EG: I’m one of those poets who is very quick to tell readers that my poems are not strictly autobiographical. For me, imagination is an element that should not be too quickly abandoned in favor of “what really happened.” That said, this poem is one of the most autobiographical ones I’ve ever written, which I think is partly because it was a response to a workshop prompt inviting the writer on a very personal journey. I do often start with an experience, but I maybe just as often start with an image and use it to find my way into an experience. Also, I am a believer in empathy, so sometimes there’s a dialog between my own experience, which in memory is never a neat facsimile of “what really happened” anyway, and that of my speaker or another person or element in the poem. It’s these opportunities for dialog that ultimately interest me. Part of that dialog is also with other poems, even subconsciously—in this case with W.D. Snodgrass’ “Heart’s Needle,” which is one of my very favorite poems, and Matthew Thorburn’s book “Dear Almost,” which I read a year or so prior to Jenn’s workshop, and which I went back to in order to find an epigraph for this poem. Plus, I’ve addressed this same event previously in my own work.

One thing I’ve learned the hard way, and honestly continue to struggle with, is that you have to invite the reader into the poem from the first line or two. I try to use language to establish the energy of the poem at the outset, like when you start your car in the morning in the driveway. If the right energy isn’t there to pull the reader along, the poem will fall flat, and the reader will grow weary of waiting for the poem to get rolling. I rarely use a place-holder as the beginning to a poem, I’ll take the trouble to make sure I’m off to a good start. I realize this is different from a lot of the conventional wisdom that says to just get the poem onto the page and worry about the rest in revision. It just doesn’t work as well for me, because I’ll fall too easily into the well-worn grooves waiting to pull me in. I often write my way into a poem, then wake up the next day and prune it way, way back to where I feel like the energy has begun to flag, and then move forward again from there.

RR: In revision, how do you decide what parts of a poem to keep and what to cut? Do you ever recycle parts you’ve cut to create new poems?

EG: I struggle with this, because I have a tendency to overwrite, and I’m often told to “tighten.” I fight that a little bit, because often, there are reasons having to do with sound and rhythm, or with a more natural mode of language, that demand a few “extra” words. I remember taking a workshop with Mark Doty in which he said, “A lot of poets are ‘less is more’ poets, but I’m a ‘more is more’ poet.” That really struck me, although I’ll never be Mark Doty. So it’s important for me to have readers I really trust to tell me what’s working or not, or when I don’t need that extra image or line, and who aren’t just saying “tighten” because it’s a stock admonition everyone seems to have accepted. I’ve worked hard to at least try to be honest about this during the writing process, so I have less to let go of in revision—which, again, is the reverse of the conventional wisdom that says to leave everything in the first draft and pare later. That makes it easier for me to keep the poem on track to begin with and maintain elements like tone and energy. Long story short: I tend to keep too much, and I need to get better at cutting without killing the music, maybe just turning the volume down a little.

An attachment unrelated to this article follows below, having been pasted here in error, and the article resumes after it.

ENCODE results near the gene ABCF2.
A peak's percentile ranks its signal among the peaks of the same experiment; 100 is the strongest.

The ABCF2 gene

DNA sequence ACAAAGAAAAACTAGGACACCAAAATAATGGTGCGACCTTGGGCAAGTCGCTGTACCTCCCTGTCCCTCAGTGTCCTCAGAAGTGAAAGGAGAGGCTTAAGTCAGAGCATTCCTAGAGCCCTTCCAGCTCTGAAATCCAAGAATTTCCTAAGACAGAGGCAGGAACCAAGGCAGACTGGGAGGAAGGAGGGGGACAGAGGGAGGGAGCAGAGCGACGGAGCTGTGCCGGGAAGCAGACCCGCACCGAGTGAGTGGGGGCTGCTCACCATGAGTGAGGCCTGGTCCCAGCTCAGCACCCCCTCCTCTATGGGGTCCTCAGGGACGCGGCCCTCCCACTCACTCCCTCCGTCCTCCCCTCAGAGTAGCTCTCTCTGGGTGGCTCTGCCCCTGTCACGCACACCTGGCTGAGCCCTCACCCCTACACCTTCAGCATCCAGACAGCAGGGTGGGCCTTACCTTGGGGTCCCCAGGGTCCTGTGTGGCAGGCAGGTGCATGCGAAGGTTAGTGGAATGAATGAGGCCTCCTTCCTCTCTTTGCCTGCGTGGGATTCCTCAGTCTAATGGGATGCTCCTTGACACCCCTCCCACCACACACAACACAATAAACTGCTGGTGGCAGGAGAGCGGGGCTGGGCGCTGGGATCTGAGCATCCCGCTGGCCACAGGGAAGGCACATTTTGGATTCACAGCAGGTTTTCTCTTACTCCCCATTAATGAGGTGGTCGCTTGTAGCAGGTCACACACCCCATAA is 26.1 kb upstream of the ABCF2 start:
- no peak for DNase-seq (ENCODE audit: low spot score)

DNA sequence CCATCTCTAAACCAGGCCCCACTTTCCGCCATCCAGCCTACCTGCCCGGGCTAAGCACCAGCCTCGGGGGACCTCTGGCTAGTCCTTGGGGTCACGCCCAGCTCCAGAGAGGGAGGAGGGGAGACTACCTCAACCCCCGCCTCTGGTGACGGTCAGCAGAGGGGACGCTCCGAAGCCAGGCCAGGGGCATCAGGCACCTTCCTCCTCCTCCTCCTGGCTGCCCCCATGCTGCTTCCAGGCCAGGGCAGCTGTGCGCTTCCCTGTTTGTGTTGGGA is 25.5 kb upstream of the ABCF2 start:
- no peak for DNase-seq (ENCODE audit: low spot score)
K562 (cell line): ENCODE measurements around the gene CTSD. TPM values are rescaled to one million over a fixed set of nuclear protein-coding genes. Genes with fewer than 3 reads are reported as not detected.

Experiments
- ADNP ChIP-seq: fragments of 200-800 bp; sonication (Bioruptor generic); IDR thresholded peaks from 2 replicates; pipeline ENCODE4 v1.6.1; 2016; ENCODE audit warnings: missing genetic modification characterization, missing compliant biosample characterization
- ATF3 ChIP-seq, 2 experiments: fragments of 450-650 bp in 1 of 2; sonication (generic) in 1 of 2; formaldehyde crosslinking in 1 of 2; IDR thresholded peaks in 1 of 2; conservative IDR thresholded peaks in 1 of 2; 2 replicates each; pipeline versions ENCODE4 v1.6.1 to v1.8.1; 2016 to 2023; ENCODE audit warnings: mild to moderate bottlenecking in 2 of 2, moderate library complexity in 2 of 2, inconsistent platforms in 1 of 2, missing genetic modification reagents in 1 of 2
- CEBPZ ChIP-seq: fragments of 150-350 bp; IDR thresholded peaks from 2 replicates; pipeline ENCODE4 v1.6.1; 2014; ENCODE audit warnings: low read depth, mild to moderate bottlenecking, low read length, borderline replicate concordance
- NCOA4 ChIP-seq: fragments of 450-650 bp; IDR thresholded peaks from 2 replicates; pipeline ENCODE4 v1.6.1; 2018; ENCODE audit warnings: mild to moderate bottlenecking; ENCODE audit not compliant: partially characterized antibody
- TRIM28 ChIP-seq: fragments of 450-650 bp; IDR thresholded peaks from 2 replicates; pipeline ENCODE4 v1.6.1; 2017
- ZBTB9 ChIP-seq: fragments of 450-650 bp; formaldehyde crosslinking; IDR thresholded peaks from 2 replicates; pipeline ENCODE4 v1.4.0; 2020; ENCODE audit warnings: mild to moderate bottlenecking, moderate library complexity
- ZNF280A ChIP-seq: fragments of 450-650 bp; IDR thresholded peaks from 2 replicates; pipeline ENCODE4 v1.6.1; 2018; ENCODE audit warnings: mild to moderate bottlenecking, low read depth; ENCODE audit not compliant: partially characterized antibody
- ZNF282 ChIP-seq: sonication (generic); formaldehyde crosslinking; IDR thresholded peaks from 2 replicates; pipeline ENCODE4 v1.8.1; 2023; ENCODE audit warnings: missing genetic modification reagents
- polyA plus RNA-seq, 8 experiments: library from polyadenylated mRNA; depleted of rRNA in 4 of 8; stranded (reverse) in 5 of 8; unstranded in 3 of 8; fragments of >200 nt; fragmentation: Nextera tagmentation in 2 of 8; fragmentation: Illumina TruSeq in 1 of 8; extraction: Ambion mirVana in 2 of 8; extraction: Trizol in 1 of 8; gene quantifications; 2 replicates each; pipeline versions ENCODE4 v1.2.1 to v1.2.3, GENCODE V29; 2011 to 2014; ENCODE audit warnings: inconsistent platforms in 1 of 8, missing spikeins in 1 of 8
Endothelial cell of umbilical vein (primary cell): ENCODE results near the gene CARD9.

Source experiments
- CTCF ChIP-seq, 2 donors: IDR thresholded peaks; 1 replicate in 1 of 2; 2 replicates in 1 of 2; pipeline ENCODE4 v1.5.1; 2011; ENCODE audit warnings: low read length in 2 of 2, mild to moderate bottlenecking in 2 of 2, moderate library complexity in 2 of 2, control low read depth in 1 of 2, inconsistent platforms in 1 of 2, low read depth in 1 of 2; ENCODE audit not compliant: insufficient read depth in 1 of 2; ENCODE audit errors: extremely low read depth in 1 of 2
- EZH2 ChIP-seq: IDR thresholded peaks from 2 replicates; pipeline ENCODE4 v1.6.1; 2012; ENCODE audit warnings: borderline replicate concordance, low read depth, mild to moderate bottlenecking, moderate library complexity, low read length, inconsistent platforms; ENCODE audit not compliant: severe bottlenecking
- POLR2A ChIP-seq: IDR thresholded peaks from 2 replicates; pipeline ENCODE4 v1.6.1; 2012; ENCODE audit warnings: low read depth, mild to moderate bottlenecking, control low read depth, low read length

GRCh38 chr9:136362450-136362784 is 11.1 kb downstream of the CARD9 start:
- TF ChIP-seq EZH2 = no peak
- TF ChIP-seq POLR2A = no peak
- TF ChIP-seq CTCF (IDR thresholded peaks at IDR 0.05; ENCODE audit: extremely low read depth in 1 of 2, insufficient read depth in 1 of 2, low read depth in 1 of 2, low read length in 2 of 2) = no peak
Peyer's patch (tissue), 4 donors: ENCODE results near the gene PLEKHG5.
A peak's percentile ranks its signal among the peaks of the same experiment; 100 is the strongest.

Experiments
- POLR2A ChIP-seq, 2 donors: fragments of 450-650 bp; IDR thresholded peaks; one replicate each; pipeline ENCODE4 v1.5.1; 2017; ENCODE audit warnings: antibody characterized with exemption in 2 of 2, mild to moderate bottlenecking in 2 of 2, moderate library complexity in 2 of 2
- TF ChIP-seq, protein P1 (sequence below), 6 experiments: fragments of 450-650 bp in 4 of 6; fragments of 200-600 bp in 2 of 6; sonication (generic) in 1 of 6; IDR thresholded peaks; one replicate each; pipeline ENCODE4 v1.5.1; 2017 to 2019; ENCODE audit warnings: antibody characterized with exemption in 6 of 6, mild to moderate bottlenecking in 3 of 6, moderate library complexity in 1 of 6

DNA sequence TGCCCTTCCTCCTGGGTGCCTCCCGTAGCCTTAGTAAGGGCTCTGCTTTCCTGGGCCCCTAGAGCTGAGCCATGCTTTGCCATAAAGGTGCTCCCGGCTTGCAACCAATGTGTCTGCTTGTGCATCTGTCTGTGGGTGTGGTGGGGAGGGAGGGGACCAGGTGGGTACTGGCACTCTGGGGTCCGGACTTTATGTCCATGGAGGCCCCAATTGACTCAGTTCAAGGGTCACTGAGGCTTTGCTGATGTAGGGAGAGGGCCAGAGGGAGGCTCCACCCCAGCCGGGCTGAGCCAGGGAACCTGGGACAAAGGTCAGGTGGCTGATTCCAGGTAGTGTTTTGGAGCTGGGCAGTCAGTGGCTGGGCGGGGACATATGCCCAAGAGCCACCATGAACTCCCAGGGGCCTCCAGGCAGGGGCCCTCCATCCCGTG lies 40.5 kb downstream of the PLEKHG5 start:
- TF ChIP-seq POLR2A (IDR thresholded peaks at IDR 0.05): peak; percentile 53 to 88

More generally, revision is an opportunity for me to go back and—as Ellen Bryant Voigt so aptly puts it—“press on every word.” That’s when I tend to find the nouns and especially verbs that allow the imagery of the poem to be woven into its fabric rather than tacked on like the fringe on a carpet. For me, revision is often where the “magic” happens. I try to be ruthless when it comes to clarity—this is where good readers are so helpful—and to make sure the flow of the language isn’t impeded, for example by paying close attention to syntax (Ellen Bryant Voigt also has a helpful book on that subject). The longer I write, the more I use fewer “big words,” even when they’re ones I use naturally in everyday speech, and instead pay attention to what Claudia Emerson called the “one genuine emotion” of the poem, and how it wants to emerge irrespective of my tinkering or preferences. To really enter into dialogue with my own work in order to help it to realize its potential, at least to the extent I’m capable of.

The question about recycling the bits I’ve cut is an interesting one. I rarely do that, although I may revisit specific images and try to do a better job of providing them, like gems, with the right setting. I do often return to the same topics or experiences if I believe I’m better equipped to do them justice or approach them from a fresh angle. The event in this poem that I’m so grateful to Rappahannock Review for publishing is one I looked at from a very different perspective in one of the first poems I ever had published. The most powerful experiences of our lives stay with us, and we process them over long stretches of time (and space?). And that, in turn, transforms the experiences themselves into new ones—I believe they’re rarely, if ever, “once and done.”

Ed Granger’s work in Issue 7.2: 

“Dear Nameless”